Ofcom has prompted a battle for the airwaves, by launching a auction scramble for space on the radio spectrum for digital services.
The regulator has opted for an online, open auction approach, which means that providers of services including mobile TV, satellite digital radio and broadband wireless access or high speed internet on the move, will be able to bid.
The available spectrum has been packaged into key uses:
National digital terrestrial TV in high or standard definition; cognitive radio - a new wireless technology which can deliver broadband; high-speed mobile broadband and mobile TV and finally local television, which will include 25 new local TV stations across the UK.
Companies liable to get involved may include many of those who bid in the 3G spectrum auction in 2000, which brought in £22.5 billion.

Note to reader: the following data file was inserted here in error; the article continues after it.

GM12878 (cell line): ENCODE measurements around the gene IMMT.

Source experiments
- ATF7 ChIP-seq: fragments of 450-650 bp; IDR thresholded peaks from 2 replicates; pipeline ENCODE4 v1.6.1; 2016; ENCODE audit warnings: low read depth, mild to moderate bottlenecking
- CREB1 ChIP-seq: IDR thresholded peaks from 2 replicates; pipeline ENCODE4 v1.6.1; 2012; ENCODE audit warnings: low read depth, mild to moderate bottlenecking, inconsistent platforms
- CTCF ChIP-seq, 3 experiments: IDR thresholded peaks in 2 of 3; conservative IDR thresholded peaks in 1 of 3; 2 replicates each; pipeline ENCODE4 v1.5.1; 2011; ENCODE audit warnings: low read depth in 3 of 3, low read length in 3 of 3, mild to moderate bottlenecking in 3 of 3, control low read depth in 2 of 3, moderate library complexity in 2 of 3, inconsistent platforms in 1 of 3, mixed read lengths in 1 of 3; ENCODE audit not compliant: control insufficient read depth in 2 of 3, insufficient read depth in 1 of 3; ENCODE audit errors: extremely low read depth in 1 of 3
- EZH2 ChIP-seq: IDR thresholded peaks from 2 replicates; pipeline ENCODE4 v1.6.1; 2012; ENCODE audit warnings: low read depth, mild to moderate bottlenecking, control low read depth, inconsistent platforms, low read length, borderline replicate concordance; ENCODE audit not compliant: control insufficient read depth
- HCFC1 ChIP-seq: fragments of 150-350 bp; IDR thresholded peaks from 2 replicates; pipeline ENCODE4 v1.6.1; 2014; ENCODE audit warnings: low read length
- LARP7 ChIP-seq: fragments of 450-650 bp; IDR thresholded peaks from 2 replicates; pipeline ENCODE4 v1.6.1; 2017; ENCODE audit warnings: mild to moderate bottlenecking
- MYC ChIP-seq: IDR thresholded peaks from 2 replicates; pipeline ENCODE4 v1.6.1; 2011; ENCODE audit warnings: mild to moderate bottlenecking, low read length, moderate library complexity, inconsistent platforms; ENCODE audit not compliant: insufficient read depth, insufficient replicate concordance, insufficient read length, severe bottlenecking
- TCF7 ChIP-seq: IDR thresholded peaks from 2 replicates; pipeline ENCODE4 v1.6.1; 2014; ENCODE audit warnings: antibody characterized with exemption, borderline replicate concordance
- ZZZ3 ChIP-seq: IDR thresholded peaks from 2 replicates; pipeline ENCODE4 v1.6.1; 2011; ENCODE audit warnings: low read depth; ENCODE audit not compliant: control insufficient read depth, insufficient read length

The new sale - the so-called L-Band auction - is expected to bring in a tenth of the income of the 3G auction.
Once it is complete, winners can trade licenses should they wish to.
The auction, which is set for 2009, follows a lengthy public consultation, which is reported to have drawn 750 responses and a "lively debate".
Among those who have responded are the BBC, Channel 4 and ITV, leading a consortium called HD For All, who have petitioned for "ring-fenced" space for high definition TV over Freeview.
Ofcom predicts that the UK economy will gain between £5 and £10 billion over 20 years from services launched on the back of the freed-up spectrum.
Ed Richards, chief executive of the watchdog said: "The digital dividend will be one of the most significant and valuable releases [of broadcast spectrum] in the UK for 20 years".
"Our approach is designed to maximise these considerable benefits for UK citizens and consumers as a whole."
Further consultations are to published in the spring how the digital dividend auction will take place as well as how Ofcom is to ensure the auction "encourage[s] competition in downstream markets and guard against any anti-competitive behaviour such as hoarding".